How did you become a painter?

I’d come home from school, and my mom would give me art projects to keep me occupied while she finished another episode of As the World Turns. My mom would tape pictures of colorful, exotic fish she had photographed from a scuba diving trip to a thick piece of paper. I’d reference those for some of my earliest watercolor paintings. I don’t remember if they turned out good or not, but it taught me how to use a paint brush.

How would you describe your art? What do you want to convey?

Painting from photographs at a young age taught me a lot about detail and proportion, or maybe I inherited some of that from my dad’s side? He’s a plastic surgeon– which requires a different kind of artistry with incredible attention to detail. At one point I actually thought about becoming a medical illustrator, but it required cadaver work and I quickly became disenchanted with that idea.

Over the years I’ve gravitated more towards colorful abstract work, pulling inspiration from nature and whatever music I happen to be listening to. I get a lot of pleasure listening to music when painting. It’s extremely cathartic and the closest I ever come to meditation. I hope some of that positivity translates with people and they feel some type of emotional connection with my art.

Who has been most influential in your art and why?

Definitely my family because they were so influential to me as a kid during those important formative years. I remember running to my mom and asking her to draw a mouse for me and learning her technique. I was impressed by how quickly she could make a little creature emerge on a sheet of paper with a few strokes of a pencil. In my adult years, I’ve been incredibly lucky to have surrounded myself with other artists and people who support me and my creative endeavors.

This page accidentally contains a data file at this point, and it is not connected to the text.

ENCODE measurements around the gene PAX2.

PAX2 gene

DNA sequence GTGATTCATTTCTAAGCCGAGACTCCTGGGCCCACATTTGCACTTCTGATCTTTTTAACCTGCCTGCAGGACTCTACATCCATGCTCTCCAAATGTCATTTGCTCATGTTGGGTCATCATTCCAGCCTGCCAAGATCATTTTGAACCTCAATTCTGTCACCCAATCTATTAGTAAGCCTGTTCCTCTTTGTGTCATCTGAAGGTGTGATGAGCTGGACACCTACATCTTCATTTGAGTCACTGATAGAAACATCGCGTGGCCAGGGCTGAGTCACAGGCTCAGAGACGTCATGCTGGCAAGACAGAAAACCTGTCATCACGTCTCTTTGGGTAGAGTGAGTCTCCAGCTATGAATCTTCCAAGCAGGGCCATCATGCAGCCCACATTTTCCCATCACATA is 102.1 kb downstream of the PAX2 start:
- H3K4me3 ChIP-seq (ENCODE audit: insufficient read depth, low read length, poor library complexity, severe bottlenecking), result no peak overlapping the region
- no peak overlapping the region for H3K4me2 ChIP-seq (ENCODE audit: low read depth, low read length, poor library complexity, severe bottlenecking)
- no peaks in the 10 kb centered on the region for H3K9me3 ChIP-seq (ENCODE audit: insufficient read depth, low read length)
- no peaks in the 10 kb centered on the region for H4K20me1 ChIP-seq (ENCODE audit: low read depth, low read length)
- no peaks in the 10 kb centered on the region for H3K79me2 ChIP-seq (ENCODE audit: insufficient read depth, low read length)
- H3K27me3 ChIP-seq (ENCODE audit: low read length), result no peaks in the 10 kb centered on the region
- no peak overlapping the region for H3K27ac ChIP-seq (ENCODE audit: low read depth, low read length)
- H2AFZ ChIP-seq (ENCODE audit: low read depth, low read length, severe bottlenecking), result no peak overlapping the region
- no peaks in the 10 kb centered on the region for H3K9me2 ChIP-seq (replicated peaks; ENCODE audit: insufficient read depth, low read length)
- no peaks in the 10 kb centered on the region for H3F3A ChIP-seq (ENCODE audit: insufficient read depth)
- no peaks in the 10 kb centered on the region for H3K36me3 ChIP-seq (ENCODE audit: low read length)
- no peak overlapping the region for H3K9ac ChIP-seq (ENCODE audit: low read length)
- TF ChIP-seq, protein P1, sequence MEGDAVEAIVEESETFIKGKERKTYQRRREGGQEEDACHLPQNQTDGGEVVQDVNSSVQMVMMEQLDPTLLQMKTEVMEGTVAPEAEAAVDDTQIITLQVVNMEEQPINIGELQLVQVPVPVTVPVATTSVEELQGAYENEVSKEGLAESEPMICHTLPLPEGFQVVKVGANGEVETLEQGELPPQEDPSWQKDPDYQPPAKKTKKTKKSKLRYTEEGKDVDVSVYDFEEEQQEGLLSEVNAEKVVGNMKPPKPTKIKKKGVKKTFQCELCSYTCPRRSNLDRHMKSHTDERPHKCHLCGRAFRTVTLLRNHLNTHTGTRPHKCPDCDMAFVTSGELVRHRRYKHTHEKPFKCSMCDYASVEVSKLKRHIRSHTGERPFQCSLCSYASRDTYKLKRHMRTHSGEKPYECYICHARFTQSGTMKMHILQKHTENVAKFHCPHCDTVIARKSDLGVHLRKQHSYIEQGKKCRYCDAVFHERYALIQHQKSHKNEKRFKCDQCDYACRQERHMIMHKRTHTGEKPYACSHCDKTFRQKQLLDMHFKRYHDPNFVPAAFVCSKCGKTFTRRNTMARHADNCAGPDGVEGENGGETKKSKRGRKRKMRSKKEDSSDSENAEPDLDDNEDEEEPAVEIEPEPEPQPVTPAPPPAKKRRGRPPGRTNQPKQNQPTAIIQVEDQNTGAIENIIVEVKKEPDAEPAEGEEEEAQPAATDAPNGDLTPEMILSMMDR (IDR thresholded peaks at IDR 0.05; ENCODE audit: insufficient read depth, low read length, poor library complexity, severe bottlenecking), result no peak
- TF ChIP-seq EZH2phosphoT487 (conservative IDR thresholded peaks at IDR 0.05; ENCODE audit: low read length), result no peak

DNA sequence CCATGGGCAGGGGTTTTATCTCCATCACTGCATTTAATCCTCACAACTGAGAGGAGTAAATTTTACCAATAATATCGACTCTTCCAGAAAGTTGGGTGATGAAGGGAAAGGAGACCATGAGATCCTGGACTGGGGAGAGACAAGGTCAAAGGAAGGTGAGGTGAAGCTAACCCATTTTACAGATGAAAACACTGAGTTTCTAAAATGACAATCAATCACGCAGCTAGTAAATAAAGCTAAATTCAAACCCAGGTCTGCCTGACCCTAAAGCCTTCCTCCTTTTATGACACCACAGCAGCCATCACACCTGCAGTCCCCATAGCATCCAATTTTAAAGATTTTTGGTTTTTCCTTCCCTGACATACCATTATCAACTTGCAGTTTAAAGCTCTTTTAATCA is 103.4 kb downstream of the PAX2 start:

Can you walk us through a few of your pieces?

“Port of Everette” is one of my favorite paintings because it reminds me of a trip I took by myself to the Pacific Northwest, one of my favorite parts of the country! It’s empowering to travel alone. It really heightens your awareness of the world around you. I snapped a photo out of my hotel window as the sun was setting and then later used it as a reference. Is there anything more beautiful than a sunset and the reflection of all those beautiful colors off the water?

The picture

The painting

I can’t remember the first poppies painting I did, but I’ve come to realize that people LOVE poppies. It’s interesting to see how my technique has evolved with these paintings.

“Origami Star” is one of my latest abstracts. What I love about abstract art is that it’s always up for interpretation; there’s a sense of wonder and mysteriousness to it. Some people see a koi fish in a pond or just a prominent underwater theme, and then others see a man riding a horse. I just like the movement of this piece and when I look at it gives me a sense of calm. But what’s funny about that is the fact that I labored over this piece during Memorial Day weekend and was nearly blind by the time I finished it. My eyes get super tired when I work. The problem is I can go for hours without taking a break and lose track of time. Breaks are very necessary for reasons other than letting paint dry.